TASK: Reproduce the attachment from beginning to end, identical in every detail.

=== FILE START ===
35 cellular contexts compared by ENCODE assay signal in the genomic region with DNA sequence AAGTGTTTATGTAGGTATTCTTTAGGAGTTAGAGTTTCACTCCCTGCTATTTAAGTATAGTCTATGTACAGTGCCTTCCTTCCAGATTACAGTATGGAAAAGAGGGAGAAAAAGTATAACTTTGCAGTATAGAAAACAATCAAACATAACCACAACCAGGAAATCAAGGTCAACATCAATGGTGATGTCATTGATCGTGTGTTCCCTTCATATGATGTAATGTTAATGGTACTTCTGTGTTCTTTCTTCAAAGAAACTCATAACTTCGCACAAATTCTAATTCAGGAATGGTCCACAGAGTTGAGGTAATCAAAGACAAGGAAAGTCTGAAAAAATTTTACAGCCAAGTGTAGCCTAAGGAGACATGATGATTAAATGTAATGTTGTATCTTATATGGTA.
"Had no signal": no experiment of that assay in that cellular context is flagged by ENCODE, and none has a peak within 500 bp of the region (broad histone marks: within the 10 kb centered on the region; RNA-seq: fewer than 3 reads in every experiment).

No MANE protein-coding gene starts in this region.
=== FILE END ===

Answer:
35 cellular contexts compared by ENCODE assay signal in the genomic region with DNA sequence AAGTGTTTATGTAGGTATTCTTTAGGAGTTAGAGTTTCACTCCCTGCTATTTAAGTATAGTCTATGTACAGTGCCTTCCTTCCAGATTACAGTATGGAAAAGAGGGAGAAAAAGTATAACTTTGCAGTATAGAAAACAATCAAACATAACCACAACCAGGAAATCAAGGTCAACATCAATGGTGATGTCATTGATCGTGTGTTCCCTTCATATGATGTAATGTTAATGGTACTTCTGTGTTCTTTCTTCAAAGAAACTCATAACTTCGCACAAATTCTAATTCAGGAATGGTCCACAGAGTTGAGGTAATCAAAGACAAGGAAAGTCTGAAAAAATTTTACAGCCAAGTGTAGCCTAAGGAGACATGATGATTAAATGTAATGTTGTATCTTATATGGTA.
"Had no signal": no experiment of that assay in that cellular context is flagged by ENCODE, and none has a peak within 500 bp of the region (broad histone marks: within the 10 kb centered on the region; RNA-seq: fewer than 3 reads in every experiment).

No MANE protein-coding gene starts in this region.